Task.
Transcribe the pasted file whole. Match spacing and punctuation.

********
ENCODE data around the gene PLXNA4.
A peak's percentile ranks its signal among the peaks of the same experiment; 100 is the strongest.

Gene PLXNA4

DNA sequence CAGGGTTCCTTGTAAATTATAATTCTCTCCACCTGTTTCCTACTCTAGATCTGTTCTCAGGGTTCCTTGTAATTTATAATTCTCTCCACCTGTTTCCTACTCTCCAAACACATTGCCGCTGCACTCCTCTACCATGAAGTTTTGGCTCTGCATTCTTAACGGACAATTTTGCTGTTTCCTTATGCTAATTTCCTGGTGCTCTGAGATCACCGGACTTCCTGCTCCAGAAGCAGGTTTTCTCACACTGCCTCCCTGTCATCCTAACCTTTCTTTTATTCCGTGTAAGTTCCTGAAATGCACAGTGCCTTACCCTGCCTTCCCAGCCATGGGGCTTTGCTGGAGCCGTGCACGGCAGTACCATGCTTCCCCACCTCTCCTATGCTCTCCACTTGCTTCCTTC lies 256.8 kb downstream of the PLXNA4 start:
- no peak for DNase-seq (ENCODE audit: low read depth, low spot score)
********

ENCODE data around the gene PLXNA4.
A peak's percentile ranks its signal among the peaks of the same experiment; 100 is the strongest.

Gene PLXNA4

DNA sequence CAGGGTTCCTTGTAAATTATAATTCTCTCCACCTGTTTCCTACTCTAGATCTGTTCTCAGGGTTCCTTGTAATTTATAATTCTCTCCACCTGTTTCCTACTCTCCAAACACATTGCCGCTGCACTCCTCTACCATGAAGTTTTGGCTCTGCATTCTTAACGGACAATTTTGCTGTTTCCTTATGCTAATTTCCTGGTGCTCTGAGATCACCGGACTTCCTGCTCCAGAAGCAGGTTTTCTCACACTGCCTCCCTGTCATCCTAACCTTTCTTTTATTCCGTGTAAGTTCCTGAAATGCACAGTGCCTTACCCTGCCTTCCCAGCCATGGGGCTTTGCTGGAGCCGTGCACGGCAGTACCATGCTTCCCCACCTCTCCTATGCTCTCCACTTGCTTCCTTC lies 256.8 kb downstream of the PLXNA4 start:
- no peak for DNase-seq (ENCODE audit: low read depth, low spot score)